Noticed the new Frooti creatives via a billboard recently and thought it was striking. Even in that fleeting medium the visual and the branding was clutter-breaking. First rule of advertising passed. My view on the overall work is that it is highly noticeable and showcases the new design very well.
What makes a brand content go viral? While Google has some helpful answers marketers would agree that it is not as easy as following a step-by-step process. There is still an intangible element – a magic involved. Having said that, marketers and agencies are following a pattern, which is both a good and bad thing. The pattern I am talking about is this: brands have come to believe that the best way to get consumers talking about you is to produce great content – be it an ad, a Tweet or Facebook post. And if that content is based on a brand action (beyond just a claim) then even better. And the action must be relevant, unique and find a fit with the brand’s core messaging. A new film for Knorr scores on all these fronts.
I am not a regular conference goer, but have visited a few tech and advertising industry related conferences. I have also participated in a few as a speaker or panelist. Both as a visitor and as presenter I have left most conferences wishing they were executed better.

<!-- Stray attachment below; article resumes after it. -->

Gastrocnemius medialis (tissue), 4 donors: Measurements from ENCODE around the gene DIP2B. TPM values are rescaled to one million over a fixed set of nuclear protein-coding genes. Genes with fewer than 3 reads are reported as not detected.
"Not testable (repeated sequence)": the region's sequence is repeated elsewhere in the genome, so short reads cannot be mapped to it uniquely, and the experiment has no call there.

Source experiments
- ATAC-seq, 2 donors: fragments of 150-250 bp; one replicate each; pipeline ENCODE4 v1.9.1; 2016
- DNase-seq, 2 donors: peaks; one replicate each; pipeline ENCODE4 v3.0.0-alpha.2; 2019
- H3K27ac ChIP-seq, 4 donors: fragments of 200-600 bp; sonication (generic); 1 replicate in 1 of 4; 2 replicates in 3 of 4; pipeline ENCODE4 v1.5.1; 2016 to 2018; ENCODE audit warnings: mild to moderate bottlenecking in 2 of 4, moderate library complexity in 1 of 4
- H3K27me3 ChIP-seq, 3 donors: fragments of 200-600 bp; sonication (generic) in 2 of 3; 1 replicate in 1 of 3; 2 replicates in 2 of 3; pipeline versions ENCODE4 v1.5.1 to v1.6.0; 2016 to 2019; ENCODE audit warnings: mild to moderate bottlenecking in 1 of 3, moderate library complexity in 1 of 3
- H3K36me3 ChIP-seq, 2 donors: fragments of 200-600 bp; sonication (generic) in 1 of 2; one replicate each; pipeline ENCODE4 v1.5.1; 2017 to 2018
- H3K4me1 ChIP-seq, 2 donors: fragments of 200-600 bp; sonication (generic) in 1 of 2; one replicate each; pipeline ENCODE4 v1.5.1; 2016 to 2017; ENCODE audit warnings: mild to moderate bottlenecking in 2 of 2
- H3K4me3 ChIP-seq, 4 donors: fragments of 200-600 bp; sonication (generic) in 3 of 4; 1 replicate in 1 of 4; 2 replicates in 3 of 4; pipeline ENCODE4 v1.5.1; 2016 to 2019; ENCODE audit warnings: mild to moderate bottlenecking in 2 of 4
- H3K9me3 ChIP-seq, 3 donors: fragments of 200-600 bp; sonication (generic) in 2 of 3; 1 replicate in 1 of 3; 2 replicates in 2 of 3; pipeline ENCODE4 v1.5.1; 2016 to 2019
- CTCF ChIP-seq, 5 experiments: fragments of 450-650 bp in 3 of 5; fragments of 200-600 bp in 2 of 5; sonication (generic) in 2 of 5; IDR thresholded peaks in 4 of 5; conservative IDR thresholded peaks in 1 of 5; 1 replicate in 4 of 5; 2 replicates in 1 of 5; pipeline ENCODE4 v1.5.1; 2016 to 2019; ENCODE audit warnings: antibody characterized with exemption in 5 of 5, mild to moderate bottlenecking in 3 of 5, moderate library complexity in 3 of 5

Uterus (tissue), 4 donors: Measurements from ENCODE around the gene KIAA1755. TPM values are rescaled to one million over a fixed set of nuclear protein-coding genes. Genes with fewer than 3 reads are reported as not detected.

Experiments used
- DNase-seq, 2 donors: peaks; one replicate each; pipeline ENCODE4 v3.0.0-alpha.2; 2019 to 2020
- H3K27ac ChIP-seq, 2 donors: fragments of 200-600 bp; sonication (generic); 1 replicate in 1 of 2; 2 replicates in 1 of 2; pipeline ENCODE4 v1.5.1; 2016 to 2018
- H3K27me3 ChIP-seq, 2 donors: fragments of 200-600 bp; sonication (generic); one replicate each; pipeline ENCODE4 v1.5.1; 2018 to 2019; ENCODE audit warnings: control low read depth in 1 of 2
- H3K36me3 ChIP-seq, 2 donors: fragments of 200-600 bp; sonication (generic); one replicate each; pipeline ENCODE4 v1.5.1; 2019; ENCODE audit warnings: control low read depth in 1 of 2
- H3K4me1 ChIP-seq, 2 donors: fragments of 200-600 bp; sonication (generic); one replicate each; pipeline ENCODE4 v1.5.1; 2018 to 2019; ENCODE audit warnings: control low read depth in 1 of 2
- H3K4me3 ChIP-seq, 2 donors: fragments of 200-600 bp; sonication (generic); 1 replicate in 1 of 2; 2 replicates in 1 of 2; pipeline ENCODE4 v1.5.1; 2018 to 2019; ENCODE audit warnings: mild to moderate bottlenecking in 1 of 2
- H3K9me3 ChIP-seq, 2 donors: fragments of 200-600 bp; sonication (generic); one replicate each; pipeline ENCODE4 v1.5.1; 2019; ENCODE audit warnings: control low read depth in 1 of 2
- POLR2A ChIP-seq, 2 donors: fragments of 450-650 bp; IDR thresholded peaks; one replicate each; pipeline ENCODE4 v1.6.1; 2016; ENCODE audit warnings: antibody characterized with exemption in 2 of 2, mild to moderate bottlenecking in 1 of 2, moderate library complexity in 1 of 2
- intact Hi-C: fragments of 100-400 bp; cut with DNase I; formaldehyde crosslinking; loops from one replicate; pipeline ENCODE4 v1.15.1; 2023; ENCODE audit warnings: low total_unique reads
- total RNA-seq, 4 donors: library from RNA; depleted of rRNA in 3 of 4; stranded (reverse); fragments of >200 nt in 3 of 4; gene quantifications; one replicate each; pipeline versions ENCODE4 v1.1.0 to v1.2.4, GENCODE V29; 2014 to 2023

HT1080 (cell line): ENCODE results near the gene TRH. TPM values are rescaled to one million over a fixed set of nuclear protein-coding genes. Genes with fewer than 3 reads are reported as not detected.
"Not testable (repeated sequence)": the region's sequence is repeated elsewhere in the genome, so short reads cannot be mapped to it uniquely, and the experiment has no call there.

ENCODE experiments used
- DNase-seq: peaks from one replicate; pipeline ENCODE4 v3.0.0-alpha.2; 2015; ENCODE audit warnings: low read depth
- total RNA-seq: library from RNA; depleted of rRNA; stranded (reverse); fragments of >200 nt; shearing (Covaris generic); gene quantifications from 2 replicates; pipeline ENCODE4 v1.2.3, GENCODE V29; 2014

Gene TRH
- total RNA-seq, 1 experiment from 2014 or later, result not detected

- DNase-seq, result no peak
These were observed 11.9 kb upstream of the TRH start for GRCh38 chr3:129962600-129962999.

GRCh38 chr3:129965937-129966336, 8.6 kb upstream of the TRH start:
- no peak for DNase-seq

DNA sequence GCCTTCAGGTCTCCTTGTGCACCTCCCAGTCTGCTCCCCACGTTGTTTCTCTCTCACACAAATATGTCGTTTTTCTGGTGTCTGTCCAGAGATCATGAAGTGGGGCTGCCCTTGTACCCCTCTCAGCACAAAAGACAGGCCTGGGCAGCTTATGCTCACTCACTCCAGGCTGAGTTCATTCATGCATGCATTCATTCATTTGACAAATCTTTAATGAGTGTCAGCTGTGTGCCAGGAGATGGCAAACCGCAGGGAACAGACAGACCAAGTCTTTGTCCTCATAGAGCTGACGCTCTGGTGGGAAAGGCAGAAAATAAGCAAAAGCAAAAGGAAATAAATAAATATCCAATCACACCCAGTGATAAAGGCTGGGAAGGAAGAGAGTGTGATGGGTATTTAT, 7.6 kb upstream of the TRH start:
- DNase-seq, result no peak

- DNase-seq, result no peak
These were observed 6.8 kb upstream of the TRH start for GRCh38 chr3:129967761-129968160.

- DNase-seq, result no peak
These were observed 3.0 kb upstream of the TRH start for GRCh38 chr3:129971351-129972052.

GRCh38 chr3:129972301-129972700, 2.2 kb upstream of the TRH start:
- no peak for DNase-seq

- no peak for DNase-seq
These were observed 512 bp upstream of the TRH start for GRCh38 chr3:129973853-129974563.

Pundits say that the key difference between the advertising of yesterday and today is one of ‘saying’ versus ‘doing’. For years brand said their piece (usually about how great they were) through one way communication. The creative execution embellished the proposition. If consumers did not find the communication endearing they could ignore it and if they liked it, they may mention it to friends. In today’s context, brands believe in going beyond mere claims and doing something relevant for the consumer. Such an act, if done well then gets the consumer to talk about the brand voluntarily in social media.
Clients have often asked ‘why is this creative idea true of only my brand and not my competitors?’ The attempt was to overcome mis-attribution and help the viewer believe that the messaging can only be true for the brand. The problem is that the product is usually never imbued with any significant differentiation (think of any consumer goods product) but the advertising is usually expected to do that job. The onus then is squarely on the strength of the creative idea.